The depiction of what appears to be a reclining feline has been discovered carved into the side of a hill in southern Peru’s Nazca Desert. The drawing is thought to be over 2,000 years old.
The cat was discovered while planning for a new path to an observation platform at the Nazca Lines UNESCO World Heritage site, reports the BBC, which would allow visitors to view the site’s numerous ancient geoglyphs (ground drawings).
Archeologists believe that the 120-foot-long cat was drawn, as the others were, by creating depressions in the desert topsoil, exposing the lighter-colored bedrock underneath.
The individual lines of the cat drawing vary in width from 30 to 40 centimetres.
“The figure was scarcely visible and was about to disappear, because it’s situated on quite a steep slope that’s prone to the effects of natural erosion,” Peru’s Culture Ministry explained in a statement.
The Nazca Lines cover 175 square miles of Peru’s coastal desert landscape, and the Nazca culture rendered most of its geoglyphs between 200 and 700 AD. Johny Isla, Peru’s chief archeologist for this site, explained to Efe news agency that the cat is even older than those; it is likely one of over 100 recently discovered geoglyphs rendered in the late Paracas era, between 500 BC and 200 AD.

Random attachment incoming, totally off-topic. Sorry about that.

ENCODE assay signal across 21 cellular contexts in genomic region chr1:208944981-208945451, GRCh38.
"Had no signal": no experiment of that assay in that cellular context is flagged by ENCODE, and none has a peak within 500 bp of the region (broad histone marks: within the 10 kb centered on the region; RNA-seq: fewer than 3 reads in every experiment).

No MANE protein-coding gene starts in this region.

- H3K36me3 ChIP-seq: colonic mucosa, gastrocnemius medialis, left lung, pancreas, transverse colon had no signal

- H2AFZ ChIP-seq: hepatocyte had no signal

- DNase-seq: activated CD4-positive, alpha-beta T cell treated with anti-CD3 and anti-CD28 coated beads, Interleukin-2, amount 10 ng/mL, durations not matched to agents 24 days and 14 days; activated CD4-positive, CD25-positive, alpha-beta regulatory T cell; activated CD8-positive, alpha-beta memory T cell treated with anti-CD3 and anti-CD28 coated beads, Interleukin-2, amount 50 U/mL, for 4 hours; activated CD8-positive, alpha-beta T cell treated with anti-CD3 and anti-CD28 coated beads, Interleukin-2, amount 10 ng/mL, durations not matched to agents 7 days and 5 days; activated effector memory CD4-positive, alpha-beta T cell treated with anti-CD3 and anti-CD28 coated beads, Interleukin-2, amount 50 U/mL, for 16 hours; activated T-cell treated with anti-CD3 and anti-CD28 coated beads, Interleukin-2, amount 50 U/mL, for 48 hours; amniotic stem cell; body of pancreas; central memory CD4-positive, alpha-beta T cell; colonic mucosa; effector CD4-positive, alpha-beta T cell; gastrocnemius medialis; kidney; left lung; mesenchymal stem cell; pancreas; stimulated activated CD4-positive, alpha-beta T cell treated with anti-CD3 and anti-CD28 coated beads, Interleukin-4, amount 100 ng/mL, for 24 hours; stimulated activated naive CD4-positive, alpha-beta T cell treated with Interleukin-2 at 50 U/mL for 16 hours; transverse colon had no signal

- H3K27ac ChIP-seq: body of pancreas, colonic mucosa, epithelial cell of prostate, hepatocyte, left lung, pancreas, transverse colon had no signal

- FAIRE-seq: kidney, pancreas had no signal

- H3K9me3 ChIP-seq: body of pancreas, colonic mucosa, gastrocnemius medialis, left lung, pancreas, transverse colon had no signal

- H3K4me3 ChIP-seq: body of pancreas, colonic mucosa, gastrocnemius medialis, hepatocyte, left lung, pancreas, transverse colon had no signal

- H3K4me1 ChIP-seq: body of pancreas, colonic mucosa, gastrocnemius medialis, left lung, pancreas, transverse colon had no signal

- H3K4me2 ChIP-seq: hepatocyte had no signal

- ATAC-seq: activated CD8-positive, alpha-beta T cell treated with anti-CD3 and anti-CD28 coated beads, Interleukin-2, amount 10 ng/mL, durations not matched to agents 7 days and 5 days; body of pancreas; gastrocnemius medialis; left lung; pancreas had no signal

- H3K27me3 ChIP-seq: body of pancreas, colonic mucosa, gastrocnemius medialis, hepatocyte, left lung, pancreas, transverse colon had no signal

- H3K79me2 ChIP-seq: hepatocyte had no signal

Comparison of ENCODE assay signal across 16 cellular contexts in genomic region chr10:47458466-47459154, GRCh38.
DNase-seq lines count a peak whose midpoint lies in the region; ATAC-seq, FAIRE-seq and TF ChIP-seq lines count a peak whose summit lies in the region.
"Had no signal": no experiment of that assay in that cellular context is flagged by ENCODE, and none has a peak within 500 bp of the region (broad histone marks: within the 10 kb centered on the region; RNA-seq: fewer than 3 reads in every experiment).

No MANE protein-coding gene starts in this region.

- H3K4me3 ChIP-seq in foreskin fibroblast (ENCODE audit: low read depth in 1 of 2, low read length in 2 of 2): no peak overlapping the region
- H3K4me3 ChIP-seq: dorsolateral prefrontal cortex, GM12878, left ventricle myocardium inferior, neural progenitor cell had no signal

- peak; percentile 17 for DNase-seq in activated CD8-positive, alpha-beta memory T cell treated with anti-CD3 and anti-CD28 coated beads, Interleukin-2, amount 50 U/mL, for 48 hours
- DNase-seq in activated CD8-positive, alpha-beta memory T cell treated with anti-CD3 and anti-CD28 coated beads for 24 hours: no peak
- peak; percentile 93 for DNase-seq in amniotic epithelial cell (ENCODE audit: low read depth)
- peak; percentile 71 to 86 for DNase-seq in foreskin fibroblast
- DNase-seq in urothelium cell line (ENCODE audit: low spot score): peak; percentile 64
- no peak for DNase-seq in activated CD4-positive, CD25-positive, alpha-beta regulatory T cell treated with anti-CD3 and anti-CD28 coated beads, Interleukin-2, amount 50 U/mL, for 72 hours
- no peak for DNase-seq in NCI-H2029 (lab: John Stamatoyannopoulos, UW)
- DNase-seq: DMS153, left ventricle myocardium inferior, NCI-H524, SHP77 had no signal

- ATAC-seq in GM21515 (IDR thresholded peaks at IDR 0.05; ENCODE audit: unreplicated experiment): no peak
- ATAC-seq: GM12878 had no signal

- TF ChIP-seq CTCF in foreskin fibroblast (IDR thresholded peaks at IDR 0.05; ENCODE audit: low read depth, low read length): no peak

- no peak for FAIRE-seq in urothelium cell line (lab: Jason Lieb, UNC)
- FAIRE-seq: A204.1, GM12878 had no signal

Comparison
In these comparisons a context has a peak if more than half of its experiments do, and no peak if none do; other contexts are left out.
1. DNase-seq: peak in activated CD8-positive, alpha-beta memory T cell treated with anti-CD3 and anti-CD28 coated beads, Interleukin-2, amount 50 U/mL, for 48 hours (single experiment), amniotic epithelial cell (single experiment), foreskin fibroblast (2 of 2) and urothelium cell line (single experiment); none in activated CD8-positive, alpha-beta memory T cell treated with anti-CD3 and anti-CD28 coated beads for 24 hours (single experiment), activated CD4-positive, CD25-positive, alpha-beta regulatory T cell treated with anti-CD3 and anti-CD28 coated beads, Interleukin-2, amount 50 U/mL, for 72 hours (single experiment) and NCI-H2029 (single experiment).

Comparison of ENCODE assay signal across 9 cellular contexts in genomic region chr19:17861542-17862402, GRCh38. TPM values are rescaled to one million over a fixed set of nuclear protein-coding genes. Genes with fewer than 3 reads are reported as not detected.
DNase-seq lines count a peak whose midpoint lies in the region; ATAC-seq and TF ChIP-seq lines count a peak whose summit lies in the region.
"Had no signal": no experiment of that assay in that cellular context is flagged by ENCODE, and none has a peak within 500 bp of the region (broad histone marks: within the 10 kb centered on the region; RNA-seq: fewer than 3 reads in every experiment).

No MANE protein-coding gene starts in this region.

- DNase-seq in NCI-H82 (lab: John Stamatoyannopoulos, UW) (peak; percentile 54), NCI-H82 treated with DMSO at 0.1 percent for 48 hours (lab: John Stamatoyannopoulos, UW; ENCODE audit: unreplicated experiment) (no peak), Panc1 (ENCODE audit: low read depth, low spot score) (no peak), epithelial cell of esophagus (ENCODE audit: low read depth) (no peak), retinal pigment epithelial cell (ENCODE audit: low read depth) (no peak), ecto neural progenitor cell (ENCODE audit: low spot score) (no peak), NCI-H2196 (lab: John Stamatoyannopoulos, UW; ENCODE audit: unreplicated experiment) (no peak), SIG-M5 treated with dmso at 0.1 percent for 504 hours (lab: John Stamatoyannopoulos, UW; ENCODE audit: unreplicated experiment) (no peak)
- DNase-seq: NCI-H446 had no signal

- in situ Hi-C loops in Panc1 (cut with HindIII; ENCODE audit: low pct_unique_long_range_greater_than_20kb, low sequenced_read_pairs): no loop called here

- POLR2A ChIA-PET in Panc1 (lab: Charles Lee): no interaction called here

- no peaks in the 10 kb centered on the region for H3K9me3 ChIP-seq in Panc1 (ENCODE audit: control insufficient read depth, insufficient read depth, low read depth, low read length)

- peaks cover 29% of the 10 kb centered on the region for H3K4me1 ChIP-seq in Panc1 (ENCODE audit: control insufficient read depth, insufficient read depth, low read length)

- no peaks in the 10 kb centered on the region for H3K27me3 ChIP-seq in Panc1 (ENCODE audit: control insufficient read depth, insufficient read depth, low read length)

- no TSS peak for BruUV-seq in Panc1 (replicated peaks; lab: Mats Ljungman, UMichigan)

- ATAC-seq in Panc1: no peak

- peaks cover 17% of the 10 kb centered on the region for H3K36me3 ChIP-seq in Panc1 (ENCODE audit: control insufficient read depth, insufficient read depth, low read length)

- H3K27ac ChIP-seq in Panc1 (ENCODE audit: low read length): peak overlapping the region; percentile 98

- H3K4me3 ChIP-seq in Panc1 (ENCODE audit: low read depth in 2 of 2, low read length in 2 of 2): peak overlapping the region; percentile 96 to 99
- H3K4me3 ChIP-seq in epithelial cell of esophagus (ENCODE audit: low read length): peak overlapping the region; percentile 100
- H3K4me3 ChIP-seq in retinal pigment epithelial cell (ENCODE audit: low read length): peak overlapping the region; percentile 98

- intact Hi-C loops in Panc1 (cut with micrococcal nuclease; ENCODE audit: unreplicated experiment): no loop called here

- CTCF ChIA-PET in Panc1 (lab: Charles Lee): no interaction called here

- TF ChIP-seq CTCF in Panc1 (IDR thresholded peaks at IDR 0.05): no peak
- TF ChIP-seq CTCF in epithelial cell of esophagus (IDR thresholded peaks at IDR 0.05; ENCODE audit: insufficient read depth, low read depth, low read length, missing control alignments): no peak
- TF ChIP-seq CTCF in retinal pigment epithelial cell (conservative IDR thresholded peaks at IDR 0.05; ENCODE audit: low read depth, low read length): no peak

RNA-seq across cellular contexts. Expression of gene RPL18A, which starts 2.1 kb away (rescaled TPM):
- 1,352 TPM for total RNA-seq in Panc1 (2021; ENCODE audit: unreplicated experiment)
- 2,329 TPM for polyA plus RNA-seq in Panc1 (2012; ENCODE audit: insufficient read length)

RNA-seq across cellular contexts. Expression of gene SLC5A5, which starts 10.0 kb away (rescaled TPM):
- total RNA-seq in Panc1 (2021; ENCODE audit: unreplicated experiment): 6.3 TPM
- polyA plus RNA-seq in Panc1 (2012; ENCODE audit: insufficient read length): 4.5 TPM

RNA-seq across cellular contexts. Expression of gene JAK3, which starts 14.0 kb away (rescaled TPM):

“We know that from comparing iconographies,” said Isla. “Paracas textiles, for example, show birds, cats, and people that are easily comparable to these geoglyphs … It’s quite striking that we’re still finding new figures, but we also know that there are more to be found.”
Other geoglyphs in the deserts of southern Peru depict animals, birds, plants, and other shapes and patterns, according to CNN. UNESCO added the Nazca Lines to its World Heritage List in 1994, hailing the geoglyphs as one of “archeology’s greatest enigmas.”
Drones have made recent discoveries possible; many figures are so large that they can only be deciphered from an aerial perspective. Peruvian archeologist Toribio Mejia Xesspe discovered the first preserved geoglyphs in the 1920s, and researchers from Japan’s Yamagata University identified over 140 of them with the aid of 3D imaging in 2019.
Experts believe that the figures were used in ritual ceremonies. Some may have served as messages to the gods.
Since Oct. 13, the “relaxing cat” has been cleaned for preservation, and photos have been shared with media to celebrate this stunning addition to the desert’s collection.
We would love to hear your stories! You can share them with us at email@example.com